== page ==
Developing Engaged Readers in School and Home Communities

By Linda Baker; Peter Afflerbach et al. | Go to book overview

10
Perspectives for Literacy Research

James F. Baumann

University of Georgia

Deborah R. Dillon

Purdue University

Betty Shockley

Clarke County Schools, Athens, Georgia

Donna E. Alvermann

University of Georgia

David Reinking

University of Georgia

The editors of this volume asked us to present in this chapter a selective survey of perspectives for literacy research, and in particular, research approaches that have the potential to provide insight about the development of engaged readers and engaged teachers. Providing even a selective survey in a single chapter is no small feat, of course. Complete books have been written to synthesize educational research perspectives (e.g., Jaeger, 1988); large sections of research handbooks have been prepared that deal with methods of educational research (e.g., Part I of Wittrock, 1986); and full texts have been created that describe specific research methodologies (e.g., Campbell & Stanley, 1963; Eisenhart & Borko, 1993; LeCompte & Preissle, 1993). Hence, our treatment of research methods in this chapter is neither comprehensive nor detailed.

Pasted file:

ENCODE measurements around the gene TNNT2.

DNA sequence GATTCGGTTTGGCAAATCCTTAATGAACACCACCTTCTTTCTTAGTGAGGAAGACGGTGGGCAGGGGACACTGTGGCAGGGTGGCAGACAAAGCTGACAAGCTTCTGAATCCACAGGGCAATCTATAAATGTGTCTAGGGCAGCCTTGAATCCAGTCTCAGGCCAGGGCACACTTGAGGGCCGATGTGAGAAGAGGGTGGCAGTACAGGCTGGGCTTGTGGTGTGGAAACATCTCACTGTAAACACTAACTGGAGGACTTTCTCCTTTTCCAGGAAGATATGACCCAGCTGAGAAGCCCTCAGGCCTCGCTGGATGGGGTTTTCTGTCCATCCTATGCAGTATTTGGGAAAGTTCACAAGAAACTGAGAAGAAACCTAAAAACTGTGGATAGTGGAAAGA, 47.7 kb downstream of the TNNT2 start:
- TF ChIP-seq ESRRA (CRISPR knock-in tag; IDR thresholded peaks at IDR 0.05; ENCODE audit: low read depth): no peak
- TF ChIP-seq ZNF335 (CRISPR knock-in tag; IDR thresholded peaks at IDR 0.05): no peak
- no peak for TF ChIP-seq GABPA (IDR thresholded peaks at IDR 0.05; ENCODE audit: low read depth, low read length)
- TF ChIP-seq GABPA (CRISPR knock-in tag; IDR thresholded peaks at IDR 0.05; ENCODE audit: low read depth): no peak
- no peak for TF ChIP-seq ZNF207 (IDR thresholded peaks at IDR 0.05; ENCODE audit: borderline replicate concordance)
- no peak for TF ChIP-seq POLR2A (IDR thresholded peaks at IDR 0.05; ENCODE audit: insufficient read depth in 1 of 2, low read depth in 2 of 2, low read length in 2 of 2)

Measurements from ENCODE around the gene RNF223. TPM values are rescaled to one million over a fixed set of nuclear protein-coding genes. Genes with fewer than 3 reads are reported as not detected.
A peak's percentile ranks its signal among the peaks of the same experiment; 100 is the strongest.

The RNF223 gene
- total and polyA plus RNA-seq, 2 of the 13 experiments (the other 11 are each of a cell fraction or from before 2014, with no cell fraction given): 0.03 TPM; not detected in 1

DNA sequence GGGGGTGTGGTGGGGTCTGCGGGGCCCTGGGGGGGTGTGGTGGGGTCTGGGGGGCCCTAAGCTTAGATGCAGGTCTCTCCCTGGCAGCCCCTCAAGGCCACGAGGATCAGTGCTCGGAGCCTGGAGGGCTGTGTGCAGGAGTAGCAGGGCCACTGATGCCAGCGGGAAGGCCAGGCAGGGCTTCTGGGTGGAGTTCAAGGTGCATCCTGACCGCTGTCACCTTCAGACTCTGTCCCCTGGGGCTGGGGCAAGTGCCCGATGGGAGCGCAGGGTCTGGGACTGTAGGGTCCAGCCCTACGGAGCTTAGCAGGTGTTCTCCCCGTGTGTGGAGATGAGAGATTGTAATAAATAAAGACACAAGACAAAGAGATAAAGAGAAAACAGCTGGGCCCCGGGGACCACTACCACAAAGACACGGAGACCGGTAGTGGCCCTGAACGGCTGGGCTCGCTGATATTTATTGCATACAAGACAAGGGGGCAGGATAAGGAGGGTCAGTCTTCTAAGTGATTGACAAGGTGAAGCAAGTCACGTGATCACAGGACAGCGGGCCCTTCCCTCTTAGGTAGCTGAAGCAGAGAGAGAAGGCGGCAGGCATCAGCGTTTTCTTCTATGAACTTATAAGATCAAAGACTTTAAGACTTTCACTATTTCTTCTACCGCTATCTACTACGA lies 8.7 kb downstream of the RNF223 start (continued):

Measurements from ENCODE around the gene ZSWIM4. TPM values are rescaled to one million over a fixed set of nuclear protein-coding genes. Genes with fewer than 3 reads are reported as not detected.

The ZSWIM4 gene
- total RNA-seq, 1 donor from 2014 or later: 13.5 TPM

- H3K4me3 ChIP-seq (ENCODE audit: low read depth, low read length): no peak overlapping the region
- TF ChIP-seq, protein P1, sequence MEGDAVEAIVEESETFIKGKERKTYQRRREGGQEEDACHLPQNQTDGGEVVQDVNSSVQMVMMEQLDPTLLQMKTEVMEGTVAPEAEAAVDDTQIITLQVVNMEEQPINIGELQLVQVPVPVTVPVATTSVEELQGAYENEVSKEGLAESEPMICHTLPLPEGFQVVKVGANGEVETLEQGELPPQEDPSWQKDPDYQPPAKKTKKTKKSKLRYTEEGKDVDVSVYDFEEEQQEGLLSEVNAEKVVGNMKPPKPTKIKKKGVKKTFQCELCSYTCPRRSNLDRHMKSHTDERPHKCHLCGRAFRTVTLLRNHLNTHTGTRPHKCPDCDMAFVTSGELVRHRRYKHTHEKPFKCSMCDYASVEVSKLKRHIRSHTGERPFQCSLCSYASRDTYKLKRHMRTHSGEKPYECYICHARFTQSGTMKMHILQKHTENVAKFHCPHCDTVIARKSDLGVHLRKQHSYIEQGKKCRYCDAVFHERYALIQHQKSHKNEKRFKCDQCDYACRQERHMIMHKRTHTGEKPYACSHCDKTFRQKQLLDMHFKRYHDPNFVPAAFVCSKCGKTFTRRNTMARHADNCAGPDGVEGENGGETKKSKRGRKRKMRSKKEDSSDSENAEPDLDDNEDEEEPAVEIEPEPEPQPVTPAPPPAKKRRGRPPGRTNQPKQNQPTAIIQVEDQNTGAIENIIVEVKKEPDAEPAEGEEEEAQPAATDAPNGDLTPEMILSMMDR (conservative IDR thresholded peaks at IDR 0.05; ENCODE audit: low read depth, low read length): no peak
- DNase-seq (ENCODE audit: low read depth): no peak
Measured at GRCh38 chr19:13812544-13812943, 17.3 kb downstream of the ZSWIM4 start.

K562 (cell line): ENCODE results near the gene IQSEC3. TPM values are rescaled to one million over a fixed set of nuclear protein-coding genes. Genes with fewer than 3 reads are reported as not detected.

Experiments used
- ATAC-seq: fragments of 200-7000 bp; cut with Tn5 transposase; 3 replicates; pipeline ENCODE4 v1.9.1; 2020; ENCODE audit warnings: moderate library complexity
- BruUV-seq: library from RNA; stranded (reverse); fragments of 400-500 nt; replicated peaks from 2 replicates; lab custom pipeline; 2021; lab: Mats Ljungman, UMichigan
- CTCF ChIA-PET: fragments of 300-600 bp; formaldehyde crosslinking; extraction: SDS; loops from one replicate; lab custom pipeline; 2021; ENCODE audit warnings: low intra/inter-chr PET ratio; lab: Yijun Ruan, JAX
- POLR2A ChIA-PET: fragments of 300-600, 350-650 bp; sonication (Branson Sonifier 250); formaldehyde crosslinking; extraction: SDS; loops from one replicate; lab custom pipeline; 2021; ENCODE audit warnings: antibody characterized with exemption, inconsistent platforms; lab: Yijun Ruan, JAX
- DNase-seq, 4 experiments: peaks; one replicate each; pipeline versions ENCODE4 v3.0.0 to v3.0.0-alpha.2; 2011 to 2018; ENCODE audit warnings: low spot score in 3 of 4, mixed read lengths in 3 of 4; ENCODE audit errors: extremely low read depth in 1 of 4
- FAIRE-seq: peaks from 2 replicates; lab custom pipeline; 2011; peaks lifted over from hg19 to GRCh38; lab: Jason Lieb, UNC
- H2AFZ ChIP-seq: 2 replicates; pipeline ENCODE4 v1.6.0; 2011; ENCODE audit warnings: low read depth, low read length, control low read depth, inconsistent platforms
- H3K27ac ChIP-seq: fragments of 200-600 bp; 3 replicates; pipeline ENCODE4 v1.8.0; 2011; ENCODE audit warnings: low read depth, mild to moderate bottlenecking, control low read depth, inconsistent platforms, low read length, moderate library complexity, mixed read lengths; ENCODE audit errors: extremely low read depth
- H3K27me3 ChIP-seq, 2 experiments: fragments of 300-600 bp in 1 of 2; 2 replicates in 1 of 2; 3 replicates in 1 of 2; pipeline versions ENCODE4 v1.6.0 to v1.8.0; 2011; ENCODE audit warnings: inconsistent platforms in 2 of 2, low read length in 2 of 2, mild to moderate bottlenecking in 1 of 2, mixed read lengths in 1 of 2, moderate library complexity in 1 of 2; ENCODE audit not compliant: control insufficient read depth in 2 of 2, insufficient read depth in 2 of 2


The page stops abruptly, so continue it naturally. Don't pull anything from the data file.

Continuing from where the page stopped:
To help us decide what to feature and describe in this chapter, we took a look at ourselves and the sponsor of this book, the National Reading Research Center (NRRC). The NRRC was created with the belief that research in literacy education ought to be multidisciplinary and multimethodological. Thus, the NRRC consists of researchers whose backgrounds are from diverse fields within the mainstream of education (e.g., reading and language education, science education, educational psychology, ele-

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